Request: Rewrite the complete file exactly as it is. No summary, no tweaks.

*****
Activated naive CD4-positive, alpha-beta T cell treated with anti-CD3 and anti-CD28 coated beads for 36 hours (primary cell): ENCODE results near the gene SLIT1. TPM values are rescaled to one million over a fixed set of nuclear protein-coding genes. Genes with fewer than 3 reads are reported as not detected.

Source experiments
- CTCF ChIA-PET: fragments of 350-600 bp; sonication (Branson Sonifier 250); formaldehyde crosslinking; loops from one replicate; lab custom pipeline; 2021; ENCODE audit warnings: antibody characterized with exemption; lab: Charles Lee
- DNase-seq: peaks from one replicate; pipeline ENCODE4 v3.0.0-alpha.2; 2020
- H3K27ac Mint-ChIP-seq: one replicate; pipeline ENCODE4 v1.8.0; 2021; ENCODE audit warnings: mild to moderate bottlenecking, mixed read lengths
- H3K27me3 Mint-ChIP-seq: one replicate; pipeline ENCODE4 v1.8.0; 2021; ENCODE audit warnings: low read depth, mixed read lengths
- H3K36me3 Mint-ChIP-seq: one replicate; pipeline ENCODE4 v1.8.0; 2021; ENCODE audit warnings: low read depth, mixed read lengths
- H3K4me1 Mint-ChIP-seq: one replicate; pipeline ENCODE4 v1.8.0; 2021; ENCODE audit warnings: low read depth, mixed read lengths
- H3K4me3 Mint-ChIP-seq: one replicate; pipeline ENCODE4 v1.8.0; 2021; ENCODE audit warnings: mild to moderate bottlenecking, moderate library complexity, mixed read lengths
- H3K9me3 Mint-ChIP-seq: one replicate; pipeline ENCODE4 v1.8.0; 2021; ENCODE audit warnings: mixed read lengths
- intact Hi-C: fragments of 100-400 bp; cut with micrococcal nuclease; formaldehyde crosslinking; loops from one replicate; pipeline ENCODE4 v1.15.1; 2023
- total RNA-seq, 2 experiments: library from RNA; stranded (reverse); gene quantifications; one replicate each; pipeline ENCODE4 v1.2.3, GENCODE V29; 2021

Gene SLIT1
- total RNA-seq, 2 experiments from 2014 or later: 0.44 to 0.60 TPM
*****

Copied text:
Activated naive CD4-positive, alpha-beta T cell treated with anti-CD3 and anti-CD28 coated beads for 36 hours (primary cell): ENCODE results near the gene SLIT1. TPM values are rescaled to one million over a fixed set of nuclear protein-coding genes. Genes with fewer than 3 reads are reported as not detected.

Source experiments
- CTCF ChIA-PET: fragments of 350-600 bp; sonication (Branson Sonifier 250); formaldehyde crosslinking; loops from one replicate; lab custom pipeline; 2021; ENCODE audit warnings: antibody characterized with exemption; lab: Charles Lee
- DNase-seq: peaks from one replicate; pipeline ENCODE4 v3.0.0-alpha.2; 2020
- H3K27ac Mint-ChIP-seq: one replicate; pipeline ENCODE4 v1.8.0; 2021; ENCODE audit warnings: mild to moderate bottlenecking, mixed read lengths
- H3K27me3 Mint-ChIP-seq: one replicate; pipeline ENCODE4 v1.8.0; 2021; ENCODE audit warnings: low read depth, mixed read lengths
- H3K36me3 Mint-ChIP-seq: one replicate; pipeline ENCODE4 v1.8.0; 2021; ENCODE audit warnings: low read depth, mixed read lengths
- H3K4me1 Mint-ChIP-seq: one replicate; pipeline ENCODE4 v1.8.0; 2021; ENCODE audit warnings: low read depth, mixed read lengths
- H3K4me3 Mint-ChIP-seq: one replicate; pipeline ENCODE4 v1.8.0; 2021; ENCODE audit warnings: mild to moderate bottlenecking, moderate library complexity, mixed read lengths
- H3K9me3 Mint-ChIP-seq: one replicate; pipeline ENCODE4 v1.8.0; 2021; ENCODE audit warnings: mixed read lengths
- intact Hi-C: fragments of 100-400 bp; cut with micrococcal nuclease; formaldehyde crosslinking; loops from one replicate; pipeline ENCODE4 v1.15.1; 2023
- total RNA-seq, 2 experiments: library from RNA; stranded (reverse); gene quantifications; one replicate each; pipeline ENCODE4 v1.2.3, GENCODE V29; 2021

Gene SLIT1
- total RNA-seq, 2 experiments from 2014 or later: 0.44 to 0.60 TPM